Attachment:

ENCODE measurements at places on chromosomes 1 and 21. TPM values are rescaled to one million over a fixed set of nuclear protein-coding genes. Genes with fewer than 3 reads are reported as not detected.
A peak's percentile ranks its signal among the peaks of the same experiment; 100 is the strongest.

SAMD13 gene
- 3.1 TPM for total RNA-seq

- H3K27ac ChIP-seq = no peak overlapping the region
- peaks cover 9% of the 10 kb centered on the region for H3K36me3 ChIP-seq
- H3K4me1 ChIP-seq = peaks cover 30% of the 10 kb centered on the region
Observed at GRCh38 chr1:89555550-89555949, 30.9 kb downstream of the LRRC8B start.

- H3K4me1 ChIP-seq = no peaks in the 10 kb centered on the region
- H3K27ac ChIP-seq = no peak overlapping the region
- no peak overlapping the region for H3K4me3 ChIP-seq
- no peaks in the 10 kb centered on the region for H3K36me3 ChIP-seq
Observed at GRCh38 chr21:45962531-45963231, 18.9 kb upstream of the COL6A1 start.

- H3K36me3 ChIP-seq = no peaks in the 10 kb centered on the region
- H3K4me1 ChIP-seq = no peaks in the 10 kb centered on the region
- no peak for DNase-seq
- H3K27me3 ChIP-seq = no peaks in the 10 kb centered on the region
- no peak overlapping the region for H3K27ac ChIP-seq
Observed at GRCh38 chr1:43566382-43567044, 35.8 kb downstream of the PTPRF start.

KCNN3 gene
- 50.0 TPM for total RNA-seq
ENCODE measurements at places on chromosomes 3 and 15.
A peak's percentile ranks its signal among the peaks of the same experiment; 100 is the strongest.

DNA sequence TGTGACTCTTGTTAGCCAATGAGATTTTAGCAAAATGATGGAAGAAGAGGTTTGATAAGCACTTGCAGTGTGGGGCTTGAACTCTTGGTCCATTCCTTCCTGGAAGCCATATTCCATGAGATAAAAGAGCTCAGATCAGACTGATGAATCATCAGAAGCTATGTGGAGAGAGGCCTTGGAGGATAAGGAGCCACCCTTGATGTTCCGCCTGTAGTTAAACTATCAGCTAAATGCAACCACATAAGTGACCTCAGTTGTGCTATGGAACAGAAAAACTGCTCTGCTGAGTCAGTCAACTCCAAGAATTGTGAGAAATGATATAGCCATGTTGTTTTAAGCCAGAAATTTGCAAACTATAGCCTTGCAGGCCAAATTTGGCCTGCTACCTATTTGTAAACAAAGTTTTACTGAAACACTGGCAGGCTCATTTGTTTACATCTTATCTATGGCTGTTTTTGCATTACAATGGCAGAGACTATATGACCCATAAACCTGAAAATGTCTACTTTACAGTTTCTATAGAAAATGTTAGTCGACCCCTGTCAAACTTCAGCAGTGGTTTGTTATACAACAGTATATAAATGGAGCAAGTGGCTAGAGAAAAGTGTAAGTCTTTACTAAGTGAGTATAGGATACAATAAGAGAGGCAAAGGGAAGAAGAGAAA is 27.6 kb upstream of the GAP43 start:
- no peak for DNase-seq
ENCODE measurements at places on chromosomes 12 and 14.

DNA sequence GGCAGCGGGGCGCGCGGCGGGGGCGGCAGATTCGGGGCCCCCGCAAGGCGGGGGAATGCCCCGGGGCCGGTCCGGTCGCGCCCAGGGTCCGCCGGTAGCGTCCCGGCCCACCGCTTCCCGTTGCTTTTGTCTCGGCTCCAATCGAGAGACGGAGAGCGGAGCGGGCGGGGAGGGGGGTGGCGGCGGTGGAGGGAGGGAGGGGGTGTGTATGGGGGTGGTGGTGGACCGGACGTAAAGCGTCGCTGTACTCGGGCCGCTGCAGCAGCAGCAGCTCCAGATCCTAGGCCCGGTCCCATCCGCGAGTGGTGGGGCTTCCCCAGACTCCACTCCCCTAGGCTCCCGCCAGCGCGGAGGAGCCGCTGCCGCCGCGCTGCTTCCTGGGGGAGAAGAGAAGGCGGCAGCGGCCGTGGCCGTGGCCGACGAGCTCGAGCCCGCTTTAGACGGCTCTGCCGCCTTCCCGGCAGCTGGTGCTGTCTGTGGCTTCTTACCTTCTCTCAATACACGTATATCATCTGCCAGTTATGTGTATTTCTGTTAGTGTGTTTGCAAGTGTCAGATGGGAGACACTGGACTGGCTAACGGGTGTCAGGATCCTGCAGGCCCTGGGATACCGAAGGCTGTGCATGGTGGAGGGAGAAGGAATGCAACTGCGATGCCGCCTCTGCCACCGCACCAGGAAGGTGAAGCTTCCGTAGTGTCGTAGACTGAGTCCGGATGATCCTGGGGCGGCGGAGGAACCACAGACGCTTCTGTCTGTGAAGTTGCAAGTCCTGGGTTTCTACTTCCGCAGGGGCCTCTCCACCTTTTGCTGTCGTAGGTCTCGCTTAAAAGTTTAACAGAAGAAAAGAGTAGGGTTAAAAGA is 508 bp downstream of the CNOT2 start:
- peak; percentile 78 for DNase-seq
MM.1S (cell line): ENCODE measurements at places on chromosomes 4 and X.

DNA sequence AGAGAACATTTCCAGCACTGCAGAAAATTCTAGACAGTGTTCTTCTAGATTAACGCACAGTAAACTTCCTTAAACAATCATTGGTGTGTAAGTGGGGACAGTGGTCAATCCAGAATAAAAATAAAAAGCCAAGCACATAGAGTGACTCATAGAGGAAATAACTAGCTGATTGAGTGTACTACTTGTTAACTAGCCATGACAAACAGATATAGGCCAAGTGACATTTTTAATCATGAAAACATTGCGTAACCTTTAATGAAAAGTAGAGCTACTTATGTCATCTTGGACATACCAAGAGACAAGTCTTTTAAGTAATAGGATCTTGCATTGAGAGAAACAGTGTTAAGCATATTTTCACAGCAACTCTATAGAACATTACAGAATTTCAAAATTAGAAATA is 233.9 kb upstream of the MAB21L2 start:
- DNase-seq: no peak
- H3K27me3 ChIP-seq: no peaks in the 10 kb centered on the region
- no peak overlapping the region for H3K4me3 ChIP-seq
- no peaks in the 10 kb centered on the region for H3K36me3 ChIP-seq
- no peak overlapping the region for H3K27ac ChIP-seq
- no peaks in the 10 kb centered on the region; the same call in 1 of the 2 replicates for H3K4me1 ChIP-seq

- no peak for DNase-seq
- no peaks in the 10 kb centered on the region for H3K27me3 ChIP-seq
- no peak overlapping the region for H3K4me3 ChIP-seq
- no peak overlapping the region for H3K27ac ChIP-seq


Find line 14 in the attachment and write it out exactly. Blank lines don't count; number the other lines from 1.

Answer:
- H3K36me3 ChIP-seq = no peaks in the 10 kb centered on the region